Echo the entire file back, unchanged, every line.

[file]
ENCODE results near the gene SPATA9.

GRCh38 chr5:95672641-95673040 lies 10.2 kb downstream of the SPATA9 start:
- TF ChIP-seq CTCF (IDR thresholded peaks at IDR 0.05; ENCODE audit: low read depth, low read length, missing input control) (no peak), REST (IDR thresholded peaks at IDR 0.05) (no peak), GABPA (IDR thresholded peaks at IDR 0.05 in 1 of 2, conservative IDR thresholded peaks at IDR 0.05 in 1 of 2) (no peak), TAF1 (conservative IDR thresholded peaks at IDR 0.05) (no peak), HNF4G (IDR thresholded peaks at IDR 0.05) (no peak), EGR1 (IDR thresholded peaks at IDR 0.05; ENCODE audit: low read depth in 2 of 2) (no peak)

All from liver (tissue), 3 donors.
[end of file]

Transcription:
ENCODE results near the gene SPATA9.

GRCh38 chr5:95672641-95673040 lies 10.2 kb downstream of the SPATA9 start:
- TF ChIP-seq CTCF (IDR thresholded peaks at IDR 0.05; ENCODE audit: low read depth, low read length, missing input control) (no peak), REST (IDR thresholded peaks at IDR 0.05) (no peak), GABPA (IDR thresholded peaks at IDR 0.05 in 1 of 2, conservative IDR thresholded peaks at IDR 0.05 in 1 of 2) (no peak), TAF1 (conservative IDR thresholded peaks at IDR 0.05) (no peak), HNF4G (IDR thresholded peaks at IDR 0.05) (no peak), EGR1 (IDR thresholded peaks at IDR 0.05; ENCODE audit: low read depth in 2 of 2) (no peak)

All from liver (tissue), 3 donors.